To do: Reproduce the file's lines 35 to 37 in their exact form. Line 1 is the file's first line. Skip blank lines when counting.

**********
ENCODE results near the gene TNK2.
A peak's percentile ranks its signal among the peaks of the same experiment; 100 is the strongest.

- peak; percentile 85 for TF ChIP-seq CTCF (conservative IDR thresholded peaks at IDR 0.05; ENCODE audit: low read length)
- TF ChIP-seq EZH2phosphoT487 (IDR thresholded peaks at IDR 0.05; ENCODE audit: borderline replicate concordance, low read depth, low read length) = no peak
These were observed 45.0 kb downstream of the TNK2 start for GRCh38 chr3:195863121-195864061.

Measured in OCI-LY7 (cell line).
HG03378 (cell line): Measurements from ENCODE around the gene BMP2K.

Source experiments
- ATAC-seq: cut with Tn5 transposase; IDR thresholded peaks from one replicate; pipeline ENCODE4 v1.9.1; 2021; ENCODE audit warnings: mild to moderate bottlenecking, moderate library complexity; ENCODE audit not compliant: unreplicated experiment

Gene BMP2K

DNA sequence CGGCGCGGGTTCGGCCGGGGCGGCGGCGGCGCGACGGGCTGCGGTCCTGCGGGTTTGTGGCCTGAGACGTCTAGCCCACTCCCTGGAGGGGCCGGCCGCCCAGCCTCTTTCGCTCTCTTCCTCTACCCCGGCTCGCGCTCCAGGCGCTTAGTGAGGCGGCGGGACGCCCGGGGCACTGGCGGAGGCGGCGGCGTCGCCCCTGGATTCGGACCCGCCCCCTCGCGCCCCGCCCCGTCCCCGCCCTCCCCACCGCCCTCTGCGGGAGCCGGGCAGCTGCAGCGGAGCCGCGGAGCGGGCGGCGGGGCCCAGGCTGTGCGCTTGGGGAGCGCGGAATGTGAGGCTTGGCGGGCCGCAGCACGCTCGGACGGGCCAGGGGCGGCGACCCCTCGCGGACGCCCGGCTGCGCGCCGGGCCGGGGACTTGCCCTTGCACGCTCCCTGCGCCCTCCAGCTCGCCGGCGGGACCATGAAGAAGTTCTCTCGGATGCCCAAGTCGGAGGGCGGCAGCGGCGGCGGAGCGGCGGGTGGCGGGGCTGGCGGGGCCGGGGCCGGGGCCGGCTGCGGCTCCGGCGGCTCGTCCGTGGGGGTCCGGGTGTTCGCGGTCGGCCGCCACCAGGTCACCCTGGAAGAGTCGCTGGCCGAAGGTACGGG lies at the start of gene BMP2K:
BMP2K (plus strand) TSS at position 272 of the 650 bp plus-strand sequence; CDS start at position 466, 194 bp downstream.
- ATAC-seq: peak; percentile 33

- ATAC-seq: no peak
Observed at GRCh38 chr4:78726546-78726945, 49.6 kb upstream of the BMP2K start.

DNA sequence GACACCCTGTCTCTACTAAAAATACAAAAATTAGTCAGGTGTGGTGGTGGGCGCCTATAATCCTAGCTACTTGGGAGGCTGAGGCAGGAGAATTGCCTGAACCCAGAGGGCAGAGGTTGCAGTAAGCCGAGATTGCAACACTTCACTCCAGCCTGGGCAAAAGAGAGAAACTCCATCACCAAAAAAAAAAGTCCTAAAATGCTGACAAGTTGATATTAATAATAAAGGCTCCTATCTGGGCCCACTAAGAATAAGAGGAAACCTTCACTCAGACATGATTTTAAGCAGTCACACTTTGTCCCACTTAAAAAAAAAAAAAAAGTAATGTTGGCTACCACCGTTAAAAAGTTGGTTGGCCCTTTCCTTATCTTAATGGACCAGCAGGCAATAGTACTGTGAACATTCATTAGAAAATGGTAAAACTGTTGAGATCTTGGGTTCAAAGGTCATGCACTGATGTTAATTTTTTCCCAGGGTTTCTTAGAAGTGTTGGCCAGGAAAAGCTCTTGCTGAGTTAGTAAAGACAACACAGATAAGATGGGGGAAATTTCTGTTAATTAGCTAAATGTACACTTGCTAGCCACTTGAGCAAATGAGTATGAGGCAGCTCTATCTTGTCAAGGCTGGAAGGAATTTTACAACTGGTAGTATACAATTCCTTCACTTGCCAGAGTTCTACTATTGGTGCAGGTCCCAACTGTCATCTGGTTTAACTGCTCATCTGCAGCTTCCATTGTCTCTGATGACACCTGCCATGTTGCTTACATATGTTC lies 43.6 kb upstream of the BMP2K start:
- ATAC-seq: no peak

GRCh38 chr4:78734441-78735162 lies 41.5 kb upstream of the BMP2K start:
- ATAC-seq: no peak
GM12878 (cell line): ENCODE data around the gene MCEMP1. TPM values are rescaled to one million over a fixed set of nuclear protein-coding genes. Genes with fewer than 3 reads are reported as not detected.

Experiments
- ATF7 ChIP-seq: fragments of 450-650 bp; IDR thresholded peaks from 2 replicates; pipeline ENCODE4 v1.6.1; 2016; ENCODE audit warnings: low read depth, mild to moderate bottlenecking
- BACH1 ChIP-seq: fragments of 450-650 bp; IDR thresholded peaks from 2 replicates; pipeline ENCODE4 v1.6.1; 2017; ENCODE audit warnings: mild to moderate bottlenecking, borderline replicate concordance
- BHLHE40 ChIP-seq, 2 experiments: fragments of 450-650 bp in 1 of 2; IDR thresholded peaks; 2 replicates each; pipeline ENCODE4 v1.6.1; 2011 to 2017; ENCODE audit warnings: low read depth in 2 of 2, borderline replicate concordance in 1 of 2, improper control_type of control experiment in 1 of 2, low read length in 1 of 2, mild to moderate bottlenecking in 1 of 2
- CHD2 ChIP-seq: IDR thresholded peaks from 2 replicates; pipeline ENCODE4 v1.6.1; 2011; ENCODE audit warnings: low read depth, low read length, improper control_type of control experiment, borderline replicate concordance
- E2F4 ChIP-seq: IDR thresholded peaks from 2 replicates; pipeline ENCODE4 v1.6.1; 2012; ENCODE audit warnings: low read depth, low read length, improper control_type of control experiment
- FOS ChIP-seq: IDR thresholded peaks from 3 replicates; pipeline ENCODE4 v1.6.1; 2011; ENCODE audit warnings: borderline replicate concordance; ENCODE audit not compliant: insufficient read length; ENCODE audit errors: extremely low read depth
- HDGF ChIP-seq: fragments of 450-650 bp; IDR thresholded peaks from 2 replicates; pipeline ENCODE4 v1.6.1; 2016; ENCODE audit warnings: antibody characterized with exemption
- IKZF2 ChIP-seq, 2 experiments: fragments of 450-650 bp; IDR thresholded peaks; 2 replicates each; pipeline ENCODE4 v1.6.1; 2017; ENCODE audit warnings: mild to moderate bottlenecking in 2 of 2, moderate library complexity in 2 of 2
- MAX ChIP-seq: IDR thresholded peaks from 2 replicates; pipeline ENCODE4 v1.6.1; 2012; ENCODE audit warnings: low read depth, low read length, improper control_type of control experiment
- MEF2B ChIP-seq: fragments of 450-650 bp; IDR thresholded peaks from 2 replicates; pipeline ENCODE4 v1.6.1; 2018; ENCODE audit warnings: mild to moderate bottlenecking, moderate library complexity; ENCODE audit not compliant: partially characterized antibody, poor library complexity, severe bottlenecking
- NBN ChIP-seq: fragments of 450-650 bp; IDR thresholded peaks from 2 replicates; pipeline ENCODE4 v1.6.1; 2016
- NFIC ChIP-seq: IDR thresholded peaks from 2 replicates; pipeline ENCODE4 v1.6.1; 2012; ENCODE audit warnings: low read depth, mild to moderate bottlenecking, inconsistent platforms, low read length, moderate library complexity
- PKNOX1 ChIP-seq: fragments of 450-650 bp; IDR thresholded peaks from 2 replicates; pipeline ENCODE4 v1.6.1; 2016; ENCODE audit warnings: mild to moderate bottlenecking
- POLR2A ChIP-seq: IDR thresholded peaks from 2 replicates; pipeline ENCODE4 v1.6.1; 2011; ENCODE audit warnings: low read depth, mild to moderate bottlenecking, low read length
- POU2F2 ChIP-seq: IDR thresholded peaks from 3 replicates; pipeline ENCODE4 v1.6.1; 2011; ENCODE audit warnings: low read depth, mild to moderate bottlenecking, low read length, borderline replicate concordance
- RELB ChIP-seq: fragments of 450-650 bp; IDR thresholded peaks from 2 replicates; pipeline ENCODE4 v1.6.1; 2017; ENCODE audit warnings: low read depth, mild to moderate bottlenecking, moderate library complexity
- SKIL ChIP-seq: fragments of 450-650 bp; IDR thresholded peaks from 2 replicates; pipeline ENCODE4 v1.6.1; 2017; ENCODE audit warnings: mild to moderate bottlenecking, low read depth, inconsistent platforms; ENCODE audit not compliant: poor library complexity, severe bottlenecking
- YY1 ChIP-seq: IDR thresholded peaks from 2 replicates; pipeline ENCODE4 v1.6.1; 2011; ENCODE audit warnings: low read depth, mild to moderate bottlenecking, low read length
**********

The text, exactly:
- POLR2A ChIP-seq: IDR thresholded peaks from 2 replicates; pipeline ENCODE4 v1.6.1; 2011; ENCODE audit warnings: low read depth, mild to moderate bottlenecking, low read length
- POU2F2 ChIP-seq: IDR thresholded peaks from 3 replicates; pipeline ENCODE4 v1.6.1; 2011; ENCODE audit warnings: low read depth, mild to moderate bottlenecking, low read length, borderline replicate concordance
- RELB ChIP-seq: fragments of 450-650 bp; IDR thresholded peaks from 2 replicates; pipeline ENCODE4 v1.6.1; 2017; ENCODE audit warnings: low read depth, mild to moderate bottlenecking, moderate library complexity